NBA Controversy With China Deepens

The National Basketball Association, (NBA), has been in the news this past week due to a controversy with China. The rift began over a “tweet” on the Twitter social media platform from the General Manager of the NBA’s Houston Rockets, which was a message siding with the protestors in Hong Kong.

The Chinese government was obviously upset by the message and the publicity that it received, which spiraled into the NBA being in an international situation with China, their biggest international market. The Chinese took immediate action by severing major corporate sponsorships with the NBA.

The timing made matters worse, as the NBA was set to play exhibition games in China, and the Los Angeles Lakers and Brooklyn Nets were in the process of preparing to play those games where other media events were cancelled because of the controversy.

The games themselves were played, but the China showcase had a different feeling to it, the players described a tension to the media outlets from the U.S. which were covering the events. Then, Lakers star and the NBA’s most recognizable player, LeBron James, entered the fray by saying that the Rockets GM, Mr. Morey, was “misinformed” which furthered fueled the fire in the situation.

The relationship between China and the NBA, which has been so strong over the years, frayed in a matter of hours. The league and its franchise player found themselves in the middle of a geopolitical incident, and a debate framing up free speech contrasted to the tightly controlled, state-run Chinese society. American politicians got involved, and James Harden, the league MVP and member of the Rockets, joined the exchange by siding with Mr. Morey and his right to free speech.

LeBron James was squarely in the middle of the fray, with people and American politicians criticizing his comments because of the money he receives from his lucrative lifetime endorsement contract with Nike, and the huge sales that China has contributed over the years.

The Commissioner of the NBA, Adam Silver, commented to Time magazine that the fallout economically from the deepening rift with China is already significant. The sponsorships and other business relationships as far as merchandising and distribution of NBA content in China is extremely valuable to the league.

The President did not get involved, making a statement paraphrased by the belief that the NBA has to decide how to proceed with their relationship with China. The partnership with China is so significant to the NBA that teams are concerned that the revenues are going to shrink so much that the salary cap is going to decrease for next season. The Rockets alone, according to a credible source estimate, could lose $25 million this season alone.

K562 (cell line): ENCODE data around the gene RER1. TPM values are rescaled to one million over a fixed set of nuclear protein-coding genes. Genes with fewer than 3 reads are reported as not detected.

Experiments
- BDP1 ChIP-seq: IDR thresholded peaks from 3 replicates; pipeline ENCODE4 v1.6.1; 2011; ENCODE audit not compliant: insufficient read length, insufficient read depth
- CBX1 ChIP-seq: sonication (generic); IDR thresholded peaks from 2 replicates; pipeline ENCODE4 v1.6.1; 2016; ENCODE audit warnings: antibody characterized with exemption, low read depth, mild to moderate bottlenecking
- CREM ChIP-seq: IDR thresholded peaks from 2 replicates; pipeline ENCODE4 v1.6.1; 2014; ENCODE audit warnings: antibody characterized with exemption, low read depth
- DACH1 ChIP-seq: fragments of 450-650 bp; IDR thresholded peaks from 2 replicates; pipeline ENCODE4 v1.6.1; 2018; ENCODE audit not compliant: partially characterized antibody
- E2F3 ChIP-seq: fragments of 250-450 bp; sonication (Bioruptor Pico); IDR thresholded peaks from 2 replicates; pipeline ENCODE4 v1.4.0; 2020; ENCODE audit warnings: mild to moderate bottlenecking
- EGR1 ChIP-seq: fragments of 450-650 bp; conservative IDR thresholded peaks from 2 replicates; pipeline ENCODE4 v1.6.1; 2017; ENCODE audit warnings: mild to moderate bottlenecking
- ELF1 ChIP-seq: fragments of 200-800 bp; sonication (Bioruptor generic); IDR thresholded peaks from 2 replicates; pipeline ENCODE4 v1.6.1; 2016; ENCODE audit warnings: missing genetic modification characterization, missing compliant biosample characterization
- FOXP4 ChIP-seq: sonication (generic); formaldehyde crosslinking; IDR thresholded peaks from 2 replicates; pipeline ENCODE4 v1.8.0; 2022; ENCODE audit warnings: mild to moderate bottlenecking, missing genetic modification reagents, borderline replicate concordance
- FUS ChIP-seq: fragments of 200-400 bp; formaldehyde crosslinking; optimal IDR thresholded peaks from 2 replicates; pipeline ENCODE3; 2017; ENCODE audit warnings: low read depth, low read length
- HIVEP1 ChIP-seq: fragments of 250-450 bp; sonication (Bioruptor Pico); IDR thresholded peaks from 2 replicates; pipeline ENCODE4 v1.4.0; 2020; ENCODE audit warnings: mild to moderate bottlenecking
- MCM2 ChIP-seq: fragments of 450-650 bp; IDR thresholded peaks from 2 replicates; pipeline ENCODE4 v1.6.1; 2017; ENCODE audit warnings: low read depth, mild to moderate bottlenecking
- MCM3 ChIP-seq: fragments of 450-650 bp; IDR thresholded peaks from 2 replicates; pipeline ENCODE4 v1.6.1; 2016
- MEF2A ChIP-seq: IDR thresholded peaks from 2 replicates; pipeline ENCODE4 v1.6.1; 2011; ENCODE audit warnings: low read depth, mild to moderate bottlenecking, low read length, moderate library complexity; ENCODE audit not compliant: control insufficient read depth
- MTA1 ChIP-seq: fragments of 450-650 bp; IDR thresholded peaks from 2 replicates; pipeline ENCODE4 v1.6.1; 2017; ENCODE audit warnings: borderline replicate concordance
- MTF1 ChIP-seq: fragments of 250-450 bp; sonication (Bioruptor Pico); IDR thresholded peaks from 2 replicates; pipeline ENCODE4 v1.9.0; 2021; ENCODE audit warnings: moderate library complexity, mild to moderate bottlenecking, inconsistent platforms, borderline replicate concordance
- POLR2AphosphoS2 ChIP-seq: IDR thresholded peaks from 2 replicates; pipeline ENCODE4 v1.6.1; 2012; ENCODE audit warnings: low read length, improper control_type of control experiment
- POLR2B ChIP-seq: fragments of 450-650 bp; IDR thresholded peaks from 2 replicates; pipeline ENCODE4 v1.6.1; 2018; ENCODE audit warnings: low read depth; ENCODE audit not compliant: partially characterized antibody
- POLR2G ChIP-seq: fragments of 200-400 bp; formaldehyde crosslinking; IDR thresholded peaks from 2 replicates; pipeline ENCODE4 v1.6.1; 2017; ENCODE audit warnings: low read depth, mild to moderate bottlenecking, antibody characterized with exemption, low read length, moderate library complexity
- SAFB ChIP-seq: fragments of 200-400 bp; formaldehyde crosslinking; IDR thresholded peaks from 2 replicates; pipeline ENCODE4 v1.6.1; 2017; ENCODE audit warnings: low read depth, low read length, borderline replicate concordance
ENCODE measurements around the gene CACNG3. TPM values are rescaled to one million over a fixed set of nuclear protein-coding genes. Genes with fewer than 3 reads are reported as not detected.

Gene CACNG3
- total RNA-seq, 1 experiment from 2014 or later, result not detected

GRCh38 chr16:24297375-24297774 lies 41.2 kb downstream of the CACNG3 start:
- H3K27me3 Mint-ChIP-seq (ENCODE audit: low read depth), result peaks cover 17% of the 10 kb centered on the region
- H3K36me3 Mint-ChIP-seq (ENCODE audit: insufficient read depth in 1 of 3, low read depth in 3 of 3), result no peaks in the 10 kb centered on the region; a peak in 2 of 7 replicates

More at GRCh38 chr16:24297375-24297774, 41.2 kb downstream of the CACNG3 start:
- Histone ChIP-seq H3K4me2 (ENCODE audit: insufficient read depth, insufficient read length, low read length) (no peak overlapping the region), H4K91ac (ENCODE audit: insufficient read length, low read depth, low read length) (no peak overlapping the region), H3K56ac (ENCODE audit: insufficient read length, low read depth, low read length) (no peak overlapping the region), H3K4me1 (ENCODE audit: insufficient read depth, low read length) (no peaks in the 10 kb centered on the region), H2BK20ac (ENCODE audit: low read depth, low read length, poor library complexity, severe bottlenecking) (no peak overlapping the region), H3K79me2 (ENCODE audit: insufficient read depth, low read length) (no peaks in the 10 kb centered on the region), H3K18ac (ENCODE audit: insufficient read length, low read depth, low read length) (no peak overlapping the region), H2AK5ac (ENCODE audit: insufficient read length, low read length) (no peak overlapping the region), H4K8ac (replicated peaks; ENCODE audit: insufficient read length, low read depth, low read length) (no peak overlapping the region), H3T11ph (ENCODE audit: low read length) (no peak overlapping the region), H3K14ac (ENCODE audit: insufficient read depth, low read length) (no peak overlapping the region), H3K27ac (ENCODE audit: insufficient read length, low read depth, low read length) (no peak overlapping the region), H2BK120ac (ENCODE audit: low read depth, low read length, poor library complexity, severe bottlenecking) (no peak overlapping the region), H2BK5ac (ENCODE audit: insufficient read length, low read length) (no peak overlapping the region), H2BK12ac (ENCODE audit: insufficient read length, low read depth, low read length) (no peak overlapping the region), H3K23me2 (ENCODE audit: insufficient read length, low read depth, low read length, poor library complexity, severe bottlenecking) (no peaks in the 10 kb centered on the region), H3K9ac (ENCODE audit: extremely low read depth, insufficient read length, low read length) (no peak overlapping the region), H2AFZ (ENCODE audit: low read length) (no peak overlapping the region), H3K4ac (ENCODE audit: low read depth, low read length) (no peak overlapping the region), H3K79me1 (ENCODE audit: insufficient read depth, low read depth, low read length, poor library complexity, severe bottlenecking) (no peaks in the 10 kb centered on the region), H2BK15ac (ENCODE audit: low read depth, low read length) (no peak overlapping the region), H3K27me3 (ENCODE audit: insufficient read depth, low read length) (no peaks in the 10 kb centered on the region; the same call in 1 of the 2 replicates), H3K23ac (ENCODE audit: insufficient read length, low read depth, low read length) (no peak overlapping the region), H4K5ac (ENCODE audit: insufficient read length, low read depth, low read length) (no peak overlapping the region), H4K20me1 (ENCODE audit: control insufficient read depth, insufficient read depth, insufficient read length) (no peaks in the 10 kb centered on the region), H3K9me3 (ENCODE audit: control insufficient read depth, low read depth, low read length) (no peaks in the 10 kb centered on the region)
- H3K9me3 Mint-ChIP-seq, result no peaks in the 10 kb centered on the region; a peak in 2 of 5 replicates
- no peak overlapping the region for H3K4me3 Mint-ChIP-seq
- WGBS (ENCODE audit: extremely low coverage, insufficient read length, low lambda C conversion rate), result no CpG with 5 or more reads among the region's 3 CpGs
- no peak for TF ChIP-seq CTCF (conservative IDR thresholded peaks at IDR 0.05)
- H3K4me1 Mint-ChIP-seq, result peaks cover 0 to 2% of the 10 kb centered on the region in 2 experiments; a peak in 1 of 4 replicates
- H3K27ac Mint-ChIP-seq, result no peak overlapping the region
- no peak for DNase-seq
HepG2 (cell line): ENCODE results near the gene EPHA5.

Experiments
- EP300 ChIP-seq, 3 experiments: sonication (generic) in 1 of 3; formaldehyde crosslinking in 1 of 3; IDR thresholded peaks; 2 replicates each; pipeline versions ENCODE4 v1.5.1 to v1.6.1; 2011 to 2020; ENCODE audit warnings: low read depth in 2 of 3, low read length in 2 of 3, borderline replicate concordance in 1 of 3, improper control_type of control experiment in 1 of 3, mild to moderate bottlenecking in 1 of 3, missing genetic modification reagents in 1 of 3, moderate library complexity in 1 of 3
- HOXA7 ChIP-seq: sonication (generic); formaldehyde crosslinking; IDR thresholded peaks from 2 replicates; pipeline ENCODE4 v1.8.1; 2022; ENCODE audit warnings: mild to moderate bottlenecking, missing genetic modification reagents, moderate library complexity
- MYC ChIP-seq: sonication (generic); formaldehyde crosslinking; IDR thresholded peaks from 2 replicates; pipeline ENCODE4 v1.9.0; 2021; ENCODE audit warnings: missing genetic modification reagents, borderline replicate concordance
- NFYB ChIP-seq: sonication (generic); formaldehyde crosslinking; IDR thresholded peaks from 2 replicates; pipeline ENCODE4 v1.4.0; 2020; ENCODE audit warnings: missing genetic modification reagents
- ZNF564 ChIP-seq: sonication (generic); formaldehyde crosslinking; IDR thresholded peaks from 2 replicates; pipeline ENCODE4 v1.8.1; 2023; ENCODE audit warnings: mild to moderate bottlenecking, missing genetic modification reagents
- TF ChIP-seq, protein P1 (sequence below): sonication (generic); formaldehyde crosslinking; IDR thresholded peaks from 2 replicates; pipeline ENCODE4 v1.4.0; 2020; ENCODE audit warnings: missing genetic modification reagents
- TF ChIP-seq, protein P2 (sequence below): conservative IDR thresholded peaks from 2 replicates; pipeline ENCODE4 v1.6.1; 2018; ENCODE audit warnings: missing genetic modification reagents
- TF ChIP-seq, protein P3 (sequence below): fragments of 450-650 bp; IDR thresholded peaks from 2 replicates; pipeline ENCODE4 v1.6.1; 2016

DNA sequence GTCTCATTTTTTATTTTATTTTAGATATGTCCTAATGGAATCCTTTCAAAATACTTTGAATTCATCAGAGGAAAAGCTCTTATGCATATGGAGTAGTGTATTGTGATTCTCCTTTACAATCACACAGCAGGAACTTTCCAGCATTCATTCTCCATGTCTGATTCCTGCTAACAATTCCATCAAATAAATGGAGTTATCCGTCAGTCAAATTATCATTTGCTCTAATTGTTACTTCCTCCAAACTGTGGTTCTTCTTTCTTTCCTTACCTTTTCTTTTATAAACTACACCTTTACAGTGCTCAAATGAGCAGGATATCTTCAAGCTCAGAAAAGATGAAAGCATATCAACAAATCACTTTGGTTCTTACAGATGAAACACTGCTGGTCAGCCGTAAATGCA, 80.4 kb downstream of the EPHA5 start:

The league has maintained a policy where they encourage their players, coaches, and other employees to be free to express themselves; yet this situation puts them squarely at odds with the two largest economies in the world. The protests in Hong Kong center around having better representation for that region of the country within the Chinese government, more freedoms of expression and access to media/social media, as well as the treatment of religious minorities.

The Chinese media outlet CCTV removed NBA games from their airwaves and they remain off the broadcast schedule, that TV outlet reaches hundreds of millions of people and has been airing NBA games for 30 years. The NBA is being hammered by American politicians and being cast as caring more about money than democracy and human rights. Whether or not they are doing that is now in the court of American public opinion.

The NBA has literally dribbled itself into a corner and finds itself trapped in a situation that will invariably result in damage to their brand. The situation also brings into focus the complicated relationship of doing business in China. The way forward is unclear, and the regular season tips off in one week. What happens next is anyone’s guess, but above and beyond basketball is the situation in Hong Kong and the need for a peaceful resolution to that situation that respects the individual rights of all people.

Tip Of The Iceberg: Syngenta Settlement With Corn Farmers

The settlement that was announced last week and awaits the approval of the court system involving a class action lawsuit by corn farmers against the agricultural chemical juggernaut, Syngenta, is just the tip of the iceberg involving international concerns over genetically modified crops.

The suit dealt with a strain of modified corn that Syngenta sold to the farmers under the guise that it was going to be grown for export to China. However, the big issue was that China had not approved that strain of GMO corn and Syngenta did not get approval prior to negotiating the deal with the farmers.

Ultimately, China rejected the import of millions of tons of the genetically modified strain of corn called Agrisure Viptera. This tremendous amount is what caused the settlement numbers in this case to multiply significantly.

The settlement is over $1.5 billion and, according to Reuters, would be the largest class action settlement for an agriculture case in American history. This whole case represents a larger problem with the conglomerates running the seed industry, with GMO containing products, and with the import and export of certain staple crops within the food supply.